Understanding ADHD diagnoses in children
Telehealth an effective mode of delivery of ADHD therapy to children
It may start with a series of meltdowns occurring under unexpected circumstances. Or noticing your child never stops talking and doesn’t seem to listen when others talk. It may be an inability to complete simple tasks at home or school. Or you might notice your child’s verbal, physical or social development are behind those of other kids the same age.
Sometimes, especially for new parents, it’s easy to miss certain behaviors in kids because they don’t have much to compare it to. Each child is different, and they develop at different speeds. But when a child displays one or more of these behaviors, it may be the first noticeable signs of Attention-Deficit/Hyperactivity Disorder (ADHD).
According to Erin Mack, LCSW, there’s no specific age when ADHD first appears. “Sometimes symptoms start as early as age 3,” she says. A Licensed Clinical Social Worker in Psychotherapy, Mack is a National Practice Team Lead at Talkspace, a provider of online behavioral health care. “With ADHD, there’s a spectrum from mild to severe symptoms, and around age 4 is generally the earliest a child can be clinically assessed and receive a diagnosis for ADHD.”
Mack says the first step for parents should be seeing their pediatrician. “It’s important to first rule out possible medical causes behind the child’s symptoms,” she says. “A pediatrician can assess the child and recommend next steps.”
Causes unknown, and no single test to determine ADHD diagnosis
According to the Centers for Disease Control and Prevention (CDC), ADHD’s causes are unknown. Complicating matters is the fact that there’s no single test for ADHD. Testing for the disorder requires a collaborative effort with the child’s family or guardians, teachers, other medical professionals, and caregivers the child may have. And, ADHD is usually more than just the inability to give attention and control one’s impulses; people with ADHD are likely to have one or more co-occurring condition, such as a learning disability, behavior or conduct problems, anxiety, depression or speech problem.
What parents of children with ADHD should do
As if parenting wasn’t already challenging, raising a child with ADHD can make it more difficult.
What should parents do if they learn their child has ADHD? “Breathe,” says Mack. “Be kind to yourself, give yourself time to learn about the disorder while considering treatment options and gathering available resources.”
She also recommends seeking support and insights from organizations such as Children and Adults with Attention Deficit & Hyperactivity Disorder (CHADD). "If not already meeting with a therapist, consider finding a therapist for yourself as part of your own well-being and self-care."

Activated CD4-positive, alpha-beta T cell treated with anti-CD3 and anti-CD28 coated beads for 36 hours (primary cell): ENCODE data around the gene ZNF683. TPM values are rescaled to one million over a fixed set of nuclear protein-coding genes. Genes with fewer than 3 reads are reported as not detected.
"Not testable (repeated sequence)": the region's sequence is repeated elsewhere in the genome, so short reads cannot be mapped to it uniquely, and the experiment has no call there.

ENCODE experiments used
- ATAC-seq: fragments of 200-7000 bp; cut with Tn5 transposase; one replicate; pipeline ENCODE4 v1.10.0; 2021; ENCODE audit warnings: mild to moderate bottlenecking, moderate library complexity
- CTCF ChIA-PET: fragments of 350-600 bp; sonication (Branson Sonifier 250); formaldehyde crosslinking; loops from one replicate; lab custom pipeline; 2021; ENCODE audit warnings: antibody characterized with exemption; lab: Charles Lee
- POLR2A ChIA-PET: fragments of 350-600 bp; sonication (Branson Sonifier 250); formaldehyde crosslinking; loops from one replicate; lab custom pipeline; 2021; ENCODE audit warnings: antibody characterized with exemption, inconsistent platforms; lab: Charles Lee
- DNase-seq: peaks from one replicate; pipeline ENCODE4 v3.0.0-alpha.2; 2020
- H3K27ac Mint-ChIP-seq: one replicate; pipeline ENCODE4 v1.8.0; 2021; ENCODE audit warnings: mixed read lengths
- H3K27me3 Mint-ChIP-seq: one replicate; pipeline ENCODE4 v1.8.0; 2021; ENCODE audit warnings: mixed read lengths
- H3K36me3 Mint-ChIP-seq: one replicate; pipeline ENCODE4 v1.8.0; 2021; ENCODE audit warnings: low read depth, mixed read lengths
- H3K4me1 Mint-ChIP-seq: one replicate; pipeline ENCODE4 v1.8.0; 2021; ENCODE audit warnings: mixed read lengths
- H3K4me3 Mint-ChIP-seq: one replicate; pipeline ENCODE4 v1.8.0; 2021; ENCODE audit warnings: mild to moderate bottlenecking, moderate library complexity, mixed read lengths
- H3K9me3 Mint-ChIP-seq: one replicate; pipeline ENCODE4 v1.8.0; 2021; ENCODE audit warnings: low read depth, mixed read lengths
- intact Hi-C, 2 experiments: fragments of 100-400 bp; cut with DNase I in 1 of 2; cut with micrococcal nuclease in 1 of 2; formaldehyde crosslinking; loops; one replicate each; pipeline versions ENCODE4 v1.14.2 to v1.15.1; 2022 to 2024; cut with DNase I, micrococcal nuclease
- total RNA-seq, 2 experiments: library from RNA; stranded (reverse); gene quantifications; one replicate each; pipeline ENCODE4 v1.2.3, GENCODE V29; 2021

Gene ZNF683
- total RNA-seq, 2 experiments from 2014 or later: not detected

Therapy and treatment for ADHD
“Since diagnoses can start as early as age 4, treatment can start at that age too,” says Mack. The CDC recommends starting with parent-led behavior therapy for children up to 12, with parents learning skills to help improve the child’s behavior and self-control at school and home.
Cognitive Behavior Therapy (CBT) is also useful for treating ADHD. Based on helping people recognize unhelpful thoughts and behaviors, CBT teaches problem-solving skills and confidence to help patients cope with difficult situations. Mack says CBT can be tailored for children of all ages to help them better understand behaviors that need improvement.
Medications—most commonly stimulants Adderall and Ritalin—are some of the most effective medications in pediatric psychiatry and should be considered for moderate to severe ADHD in combination with other treatments. A licensed psychiatrist or other licensed prescriber of psychotropic medication (e.g. psychiatric nurse practitioner) can assess if medication to treat ADHD symptoms is appropriate.
Mack says delivering therapy via telehealth—through the phone, video conferencing and text messaging—makes it easy for parents to get their kids to log in for an appointment. “At Talkspace, most insurance plans cover unlimited asynchronous (text) messaging between therapist and patient, which fits the way teenagers communicate.”
With Talkspace, clients have access to their treatment plans which they can choose to share with their other providers, such as their pediatrician. This option gives clients control of their information to best serve their treatment needs. And, when therapists collaborate with a patient’s pediatrician through the Talkspace app (available for clients 13+), they can discuss more advanced treatment options—such as medications—to better serve each patient.
We’re here to help
If you or your child need emotional support or mental health care, Regence can help you find the behavioral health care option that fits your needs. Most of our health plans offer virtual mental health treatment options from providers such as Talkspace, AbleTo Therapy+, Doctor on Demand, Charlie Health and more. No referral is needed; you can visit the provider’s website and fill out their intake form to request an appointment. Or, call us at the number listed on your member ID card to verify which virtual care and traditional behavioral health options are available through your health plan.